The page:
When growth resumes in the spring, carefully clear away the mulch and remove any dead foliage. This is the time to move them to a summer home if necessary. Replant the clumps in good quality soil which drains well; this is essential for healthy mums. Fertilize again with a transplant fertilizer.

Fertilizing
Mums, being surface feeders, appreciate fertilizer applied as a top dressing. Around the end of May, scratch a granular fertilizer for flowering plants (such as GardenTone) into the soil around each plant. Apply granular plant food every four or five weeks until August or supplement with water-soluble fertilizer throughout late spring and early summer to encourage branching and bud formation.

Pinching/Pruning
To encourage branching and development of compact bushy plants, it is very important to pinch back young garden mums in the spring as soon as the new growth is 4-6 inches tall. Try to avoid damaging the little side shoots developing where the leaves meet the stem. On young, tender plants you would typically pinch with your fingernails. Narrow-bladed scissors or pruning shears can be used also.

Mums are stimulated to bloom by the declining day length of summer and early fall and to some extent a late-summer pattern of warm days and cooler nights. Pinching out the growing tips (even if they already have tiny buds) until about mid-July will make the plants bushier and keep them from trying to set blooms too early.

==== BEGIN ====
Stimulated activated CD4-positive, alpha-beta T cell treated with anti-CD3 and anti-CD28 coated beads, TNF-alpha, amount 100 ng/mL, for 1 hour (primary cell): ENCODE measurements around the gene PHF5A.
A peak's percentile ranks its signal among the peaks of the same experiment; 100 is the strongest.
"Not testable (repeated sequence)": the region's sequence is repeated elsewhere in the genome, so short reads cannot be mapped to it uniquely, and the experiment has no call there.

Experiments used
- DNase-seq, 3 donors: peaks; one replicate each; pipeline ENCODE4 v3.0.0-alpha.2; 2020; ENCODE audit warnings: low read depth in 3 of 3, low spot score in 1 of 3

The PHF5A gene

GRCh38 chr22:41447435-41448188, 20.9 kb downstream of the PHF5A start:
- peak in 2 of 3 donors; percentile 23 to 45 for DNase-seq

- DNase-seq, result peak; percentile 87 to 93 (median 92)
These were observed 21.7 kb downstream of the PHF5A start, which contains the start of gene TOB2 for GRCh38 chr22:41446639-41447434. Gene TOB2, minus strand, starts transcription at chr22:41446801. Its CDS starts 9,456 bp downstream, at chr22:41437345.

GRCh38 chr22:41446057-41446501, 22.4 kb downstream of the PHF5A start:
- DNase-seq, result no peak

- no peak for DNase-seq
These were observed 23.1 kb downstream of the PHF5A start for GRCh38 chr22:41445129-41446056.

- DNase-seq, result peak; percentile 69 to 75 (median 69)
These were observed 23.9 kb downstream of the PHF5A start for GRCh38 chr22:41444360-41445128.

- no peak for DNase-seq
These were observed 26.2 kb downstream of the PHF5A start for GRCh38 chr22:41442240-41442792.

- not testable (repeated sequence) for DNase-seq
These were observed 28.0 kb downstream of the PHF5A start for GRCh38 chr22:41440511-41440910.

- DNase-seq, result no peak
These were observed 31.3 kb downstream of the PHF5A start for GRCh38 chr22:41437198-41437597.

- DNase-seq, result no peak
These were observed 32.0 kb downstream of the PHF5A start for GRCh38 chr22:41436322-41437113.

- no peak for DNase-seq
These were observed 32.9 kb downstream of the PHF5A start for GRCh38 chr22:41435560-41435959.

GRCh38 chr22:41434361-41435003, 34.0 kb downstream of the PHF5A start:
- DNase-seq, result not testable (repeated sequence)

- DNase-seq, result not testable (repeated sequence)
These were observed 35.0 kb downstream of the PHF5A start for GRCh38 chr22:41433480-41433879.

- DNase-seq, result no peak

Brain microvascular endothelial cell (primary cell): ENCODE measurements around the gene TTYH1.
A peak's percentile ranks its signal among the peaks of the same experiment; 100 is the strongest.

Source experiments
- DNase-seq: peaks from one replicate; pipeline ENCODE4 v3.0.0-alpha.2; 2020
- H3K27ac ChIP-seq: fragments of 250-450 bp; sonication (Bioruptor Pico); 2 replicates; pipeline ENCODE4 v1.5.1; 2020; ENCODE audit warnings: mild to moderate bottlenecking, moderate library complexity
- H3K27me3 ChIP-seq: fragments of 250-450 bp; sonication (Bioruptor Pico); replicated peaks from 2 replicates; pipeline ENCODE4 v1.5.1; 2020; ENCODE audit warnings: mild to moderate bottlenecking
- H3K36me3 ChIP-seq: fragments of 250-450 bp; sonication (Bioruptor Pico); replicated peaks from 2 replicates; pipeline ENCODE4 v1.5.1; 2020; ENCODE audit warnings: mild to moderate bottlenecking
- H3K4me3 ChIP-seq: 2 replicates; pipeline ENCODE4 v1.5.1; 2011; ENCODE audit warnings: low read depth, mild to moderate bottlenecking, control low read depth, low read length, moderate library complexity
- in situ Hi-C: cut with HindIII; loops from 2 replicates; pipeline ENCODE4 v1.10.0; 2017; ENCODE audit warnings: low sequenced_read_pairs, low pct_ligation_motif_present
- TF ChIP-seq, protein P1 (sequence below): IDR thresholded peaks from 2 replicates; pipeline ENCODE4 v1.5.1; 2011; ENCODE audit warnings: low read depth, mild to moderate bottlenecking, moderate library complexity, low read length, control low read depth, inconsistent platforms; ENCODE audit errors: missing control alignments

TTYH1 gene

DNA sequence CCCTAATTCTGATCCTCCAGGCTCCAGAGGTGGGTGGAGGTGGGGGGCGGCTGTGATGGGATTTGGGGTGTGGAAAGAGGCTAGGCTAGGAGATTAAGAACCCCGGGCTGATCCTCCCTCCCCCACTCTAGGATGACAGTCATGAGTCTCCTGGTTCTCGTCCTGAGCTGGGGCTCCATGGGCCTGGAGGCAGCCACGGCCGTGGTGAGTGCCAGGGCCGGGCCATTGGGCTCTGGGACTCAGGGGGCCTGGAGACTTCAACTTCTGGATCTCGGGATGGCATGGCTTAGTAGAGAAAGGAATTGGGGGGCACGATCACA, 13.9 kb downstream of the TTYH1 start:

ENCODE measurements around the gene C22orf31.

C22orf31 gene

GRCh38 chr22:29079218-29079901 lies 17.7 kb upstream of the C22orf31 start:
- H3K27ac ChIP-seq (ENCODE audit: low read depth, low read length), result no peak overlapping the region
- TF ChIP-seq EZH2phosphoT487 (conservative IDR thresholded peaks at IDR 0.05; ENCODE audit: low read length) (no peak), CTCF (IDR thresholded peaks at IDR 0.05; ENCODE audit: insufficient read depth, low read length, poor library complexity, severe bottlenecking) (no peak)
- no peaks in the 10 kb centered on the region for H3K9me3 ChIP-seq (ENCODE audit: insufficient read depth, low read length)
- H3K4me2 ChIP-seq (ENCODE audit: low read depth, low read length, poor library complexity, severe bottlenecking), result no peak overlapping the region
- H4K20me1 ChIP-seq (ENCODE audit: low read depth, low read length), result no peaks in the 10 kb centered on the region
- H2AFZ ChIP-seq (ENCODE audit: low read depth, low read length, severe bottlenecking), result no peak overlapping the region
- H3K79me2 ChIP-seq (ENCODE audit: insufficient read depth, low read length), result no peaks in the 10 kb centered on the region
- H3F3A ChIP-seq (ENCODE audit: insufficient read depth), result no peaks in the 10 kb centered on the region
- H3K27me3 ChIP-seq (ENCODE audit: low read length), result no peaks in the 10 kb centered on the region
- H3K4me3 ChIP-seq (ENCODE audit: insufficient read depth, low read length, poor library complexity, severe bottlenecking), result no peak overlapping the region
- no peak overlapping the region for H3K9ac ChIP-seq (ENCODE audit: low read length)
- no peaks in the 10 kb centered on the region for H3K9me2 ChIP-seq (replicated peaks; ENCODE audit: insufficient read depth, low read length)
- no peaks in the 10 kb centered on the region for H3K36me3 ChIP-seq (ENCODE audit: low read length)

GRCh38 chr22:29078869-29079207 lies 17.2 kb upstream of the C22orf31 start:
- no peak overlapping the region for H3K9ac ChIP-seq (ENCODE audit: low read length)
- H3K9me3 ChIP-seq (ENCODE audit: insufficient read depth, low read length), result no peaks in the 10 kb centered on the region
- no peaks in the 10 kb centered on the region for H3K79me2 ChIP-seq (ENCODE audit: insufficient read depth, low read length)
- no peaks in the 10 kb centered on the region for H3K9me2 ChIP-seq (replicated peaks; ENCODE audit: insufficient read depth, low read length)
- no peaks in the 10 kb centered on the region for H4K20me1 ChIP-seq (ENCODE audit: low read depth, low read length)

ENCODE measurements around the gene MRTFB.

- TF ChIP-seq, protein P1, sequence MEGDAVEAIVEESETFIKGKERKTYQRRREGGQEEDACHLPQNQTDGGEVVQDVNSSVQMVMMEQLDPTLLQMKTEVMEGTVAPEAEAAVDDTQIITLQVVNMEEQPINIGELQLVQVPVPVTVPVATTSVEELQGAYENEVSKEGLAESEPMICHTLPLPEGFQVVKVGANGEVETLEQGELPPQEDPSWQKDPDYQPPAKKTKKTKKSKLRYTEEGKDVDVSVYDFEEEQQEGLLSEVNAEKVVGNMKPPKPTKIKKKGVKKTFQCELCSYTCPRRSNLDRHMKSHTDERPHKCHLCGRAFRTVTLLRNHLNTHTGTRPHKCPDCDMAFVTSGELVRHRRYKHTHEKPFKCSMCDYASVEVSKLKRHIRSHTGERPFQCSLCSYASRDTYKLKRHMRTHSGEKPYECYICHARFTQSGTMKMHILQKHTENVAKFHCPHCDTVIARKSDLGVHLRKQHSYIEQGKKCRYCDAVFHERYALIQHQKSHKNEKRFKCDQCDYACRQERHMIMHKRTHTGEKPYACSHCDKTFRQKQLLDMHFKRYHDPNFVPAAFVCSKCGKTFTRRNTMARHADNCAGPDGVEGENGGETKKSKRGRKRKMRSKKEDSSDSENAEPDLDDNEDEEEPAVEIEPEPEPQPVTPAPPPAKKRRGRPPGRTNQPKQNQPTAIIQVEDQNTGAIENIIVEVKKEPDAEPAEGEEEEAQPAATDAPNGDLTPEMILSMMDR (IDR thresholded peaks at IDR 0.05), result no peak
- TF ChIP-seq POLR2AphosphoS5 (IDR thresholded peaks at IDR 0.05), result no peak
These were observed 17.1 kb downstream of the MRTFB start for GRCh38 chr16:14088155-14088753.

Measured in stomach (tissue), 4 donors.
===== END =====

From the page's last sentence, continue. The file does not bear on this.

When is the best time to plant garden mums?
Spring! When mums are planted in the spring after the last frost, they have plenty of time to develop a substantial root system that will lead to good blooms and healthy plants in future years.

Where can I get garden mums?
In recent years, garden centers and the large home stores (Home Depot, Lowe’s, etc.) have begun to offer mum plants in the spring. Local chapters of the National Chrysanthemum Society often have spring plant sales. See our Chapters Page for a list of NCS Chapters.

Do mums have special soil requirements?